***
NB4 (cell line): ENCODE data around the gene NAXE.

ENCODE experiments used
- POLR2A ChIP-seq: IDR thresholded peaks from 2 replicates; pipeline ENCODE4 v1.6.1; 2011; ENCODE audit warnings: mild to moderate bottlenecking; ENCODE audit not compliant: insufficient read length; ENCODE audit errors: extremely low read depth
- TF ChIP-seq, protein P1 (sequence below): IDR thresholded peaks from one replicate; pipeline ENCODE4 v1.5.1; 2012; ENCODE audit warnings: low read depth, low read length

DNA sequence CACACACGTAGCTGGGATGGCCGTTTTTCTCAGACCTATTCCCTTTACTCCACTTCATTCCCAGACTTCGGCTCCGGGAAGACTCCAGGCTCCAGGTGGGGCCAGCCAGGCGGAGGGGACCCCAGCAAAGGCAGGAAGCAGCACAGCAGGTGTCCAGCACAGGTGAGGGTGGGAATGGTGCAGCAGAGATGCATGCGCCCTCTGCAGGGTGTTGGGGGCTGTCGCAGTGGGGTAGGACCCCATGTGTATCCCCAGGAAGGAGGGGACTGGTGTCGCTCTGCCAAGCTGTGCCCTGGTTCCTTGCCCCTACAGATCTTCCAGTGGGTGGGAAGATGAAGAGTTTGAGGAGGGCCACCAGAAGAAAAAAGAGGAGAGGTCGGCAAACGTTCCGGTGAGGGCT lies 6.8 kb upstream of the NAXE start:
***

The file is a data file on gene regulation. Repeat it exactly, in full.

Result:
NB4 (cell line): ENCODE data around the gene NAXE.

ENCODE experiments used
- POLR2A ChIP-seq: IDR thresholded peaks from 2 replicates; pipeline ENCODE4 v1.6.1; 2011; ENCODE audit warnings: mild to moderate bottlenecking; ENCODE audit not compliant: insufficient read length; ENCODE audit errors: extremely low read depth
- TF ChIP-seq, protein P1 (sequence below): IDR thresholded peaks from one replicate; pipeline ENCODE4 v1.5.1; 2012; ENCODE audit warnings: low read depth, low read length

DNA sequence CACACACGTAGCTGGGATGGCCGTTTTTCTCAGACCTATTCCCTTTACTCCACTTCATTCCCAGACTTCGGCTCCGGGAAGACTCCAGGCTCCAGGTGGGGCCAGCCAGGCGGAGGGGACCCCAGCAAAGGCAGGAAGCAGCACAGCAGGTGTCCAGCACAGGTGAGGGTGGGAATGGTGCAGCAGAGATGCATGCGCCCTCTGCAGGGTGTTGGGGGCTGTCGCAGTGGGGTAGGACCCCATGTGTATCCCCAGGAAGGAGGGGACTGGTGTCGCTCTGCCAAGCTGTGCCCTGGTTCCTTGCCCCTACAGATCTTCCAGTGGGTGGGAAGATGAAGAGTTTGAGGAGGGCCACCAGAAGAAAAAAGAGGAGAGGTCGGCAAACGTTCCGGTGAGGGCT lies 6.8 kb upstream of the NAXE start: